Hello everyone I have made some changes around here. A name change is what happened. We went from Us + Three to Modern Farmhouse Living. I needed this change and was ready to complete it. one of my dreams is to live on a farm but that is not happening at the moment so what I am doing is making the best and living out my modern farmhouse dream with that I can.
Anyways, today I am here to talk about Tracheostomy Tube Awareness week for 2020. Our youngest son Kai is two years old and has had his tracheostomy tube almost two years now. You can read about Kai’s story here. Short story Kai was born with multiple conditions that brought him to the NICU right after he was born. He needed a ventilator to breath and just could not come off needing the vent, so the best option was to go with the Tracheostomy’s Tube. He also had a condition called Tracheobronchomalacia meaning his airways would collapse and he was not strong enough to open them back up. As parents it was not an easy decision to make but we knew that it would the best decision for our son to be able to bring him home and try to be as normal as could be. We did as much studying as we could to make sure that we indeed were choosing the right choice for our son. Not knowing if we would be able to hear our son cry or make baby noises, to be able to eat without a tube, will he be able to function like a “normal” child? I found a great article that explains the Tracheostomy Tube really well. Once his trach was placed he was able to be on the vent without having all these tubes all over his face. Check this website out right HERE.
Typically children who have Trachs placed usually get a feeding tube directly to their stomach called a G-Tube/G-button. Kai also was born with a condition called Giant omphalocele which means part of his organs were on the outside covered in skin. So instead of the G-tube he as an NG Tube, Nasogastric Tube that goes through his nose down into his stomach so he can get his feedings through there since he could never take a bottle. Now he still has it and gets toddler formula while we get speech therapy to work on eating by mouth. He can drink by mouth and sometimes gets his formula that way but the tube is very helpful to make sure he’s getting the allotted calories that we have decided he needs with the help of the nutritionist at the doctors office.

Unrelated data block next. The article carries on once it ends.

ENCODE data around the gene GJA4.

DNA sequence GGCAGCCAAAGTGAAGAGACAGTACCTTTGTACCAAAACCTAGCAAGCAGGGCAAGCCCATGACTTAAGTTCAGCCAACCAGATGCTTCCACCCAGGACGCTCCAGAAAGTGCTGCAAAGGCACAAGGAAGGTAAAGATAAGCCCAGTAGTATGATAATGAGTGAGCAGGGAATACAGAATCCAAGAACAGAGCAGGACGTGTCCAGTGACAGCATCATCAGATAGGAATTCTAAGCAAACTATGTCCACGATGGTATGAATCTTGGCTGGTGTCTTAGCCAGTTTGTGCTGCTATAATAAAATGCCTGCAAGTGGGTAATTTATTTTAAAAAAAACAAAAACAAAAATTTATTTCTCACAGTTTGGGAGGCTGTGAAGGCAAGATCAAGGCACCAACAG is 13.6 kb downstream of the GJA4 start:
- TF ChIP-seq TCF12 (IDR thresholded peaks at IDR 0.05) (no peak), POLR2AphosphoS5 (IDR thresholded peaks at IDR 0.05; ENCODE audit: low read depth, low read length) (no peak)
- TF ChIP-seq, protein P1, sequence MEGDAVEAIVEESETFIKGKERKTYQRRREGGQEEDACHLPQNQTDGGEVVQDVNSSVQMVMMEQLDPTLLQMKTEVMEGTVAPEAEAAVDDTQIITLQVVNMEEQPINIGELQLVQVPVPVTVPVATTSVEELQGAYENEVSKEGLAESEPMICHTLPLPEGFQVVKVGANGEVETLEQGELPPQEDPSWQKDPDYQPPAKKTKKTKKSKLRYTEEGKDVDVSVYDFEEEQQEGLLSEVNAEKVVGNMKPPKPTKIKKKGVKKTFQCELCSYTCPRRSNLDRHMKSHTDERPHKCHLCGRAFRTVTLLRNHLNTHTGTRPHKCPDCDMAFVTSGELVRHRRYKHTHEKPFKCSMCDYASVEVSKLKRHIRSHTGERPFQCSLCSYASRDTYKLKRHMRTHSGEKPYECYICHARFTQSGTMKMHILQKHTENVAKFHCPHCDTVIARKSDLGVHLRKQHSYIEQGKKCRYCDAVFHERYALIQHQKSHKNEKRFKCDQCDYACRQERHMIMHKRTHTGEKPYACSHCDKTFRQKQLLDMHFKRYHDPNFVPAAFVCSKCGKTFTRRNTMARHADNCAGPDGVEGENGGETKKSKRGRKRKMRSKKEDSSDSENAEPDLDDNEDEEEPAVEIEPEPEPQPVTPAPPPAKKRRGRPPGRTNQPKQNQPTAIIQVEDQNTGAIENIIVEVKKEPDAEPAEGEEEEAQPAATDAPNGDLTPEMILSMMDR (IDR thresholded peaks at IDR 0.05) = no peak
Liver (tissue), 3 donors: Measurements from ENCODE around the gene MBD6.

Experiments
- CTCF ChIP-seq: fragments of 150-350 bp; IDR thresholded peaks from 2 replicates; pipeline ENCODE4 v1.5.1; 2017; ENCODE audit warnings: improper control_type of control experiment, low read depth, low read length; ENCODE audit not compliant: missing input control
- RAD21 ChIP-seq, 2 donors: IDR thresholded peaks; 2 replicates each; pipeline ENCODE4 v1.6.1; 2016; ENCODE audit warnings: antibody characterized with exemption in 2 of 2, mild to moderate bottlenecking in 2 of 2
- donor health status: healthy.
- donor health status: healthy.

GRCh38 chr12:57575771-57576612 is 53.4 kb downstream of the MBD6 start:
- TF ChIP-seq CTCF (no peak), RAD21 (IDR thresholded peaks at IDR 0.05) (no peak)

This picture above is most of Kai’s bigger equipment. The ventilator, feeding machine, oxygen tanks, suction machines, pulse oximeter, home concentrator machine which administers oxygen by pulling oxygen from the atmosphere and makes it more pure so Kai can receive it through the ventilator. When Kai first came home he needed the vent full time to help him breath and he would get really upset if the vent was off or got disconnected. Most peoples blood oxygen around 95-100 and he would drop below those numbers which can be dangerous because it means oxygen is not circulating through his body properly. So the ventilator & oxygen was on at all times. After he turned a year and he was growing and growing stronger we started trials off the vent at very small increments. Now he is two years and a few months and officially off the vent during all waking hours!! Such an amazing little boy he amazes me everyday. He still uses his ventilator during sleeping time but hopefully we will be able to start doing some trials off the vent during naps & at night. Kai was originally scheduled for his stomach repair in the summer but during Covid-19 we decided to postpone because his surgeon is out of state. SO once he is repaired then we will work towards the trach being fully removed, by God’s Grace. Then we also still work on getting rid of the feeding tube as well.
What I can say about my son having a trach has opened a whole new world for our family and how we became a medical family in a blink of an eye. It all seemed so scary which I won’t lie about. Now that we have been living this life for two year it is just second nature. I can’t count on my fingers how many times I have changed a tracheostomy tube or put it back in because Kai pulls it out. I’ve replaced his feeding time multiple times as well. It can be a lot but I do it because it is my son and we want what is best for him. Everyones journey is so different and you can learn about all the different journeys by visiting the Global Tracheostomy Awareness Group. I am more than happy to answer any questions you all have you can email me or follow all my social media. I am going to try and share more about Kai and the daily things that need to be done. Thank you all for coming here today and taking the time to learn a little bit about our bubba Kai and to bring some awareness.
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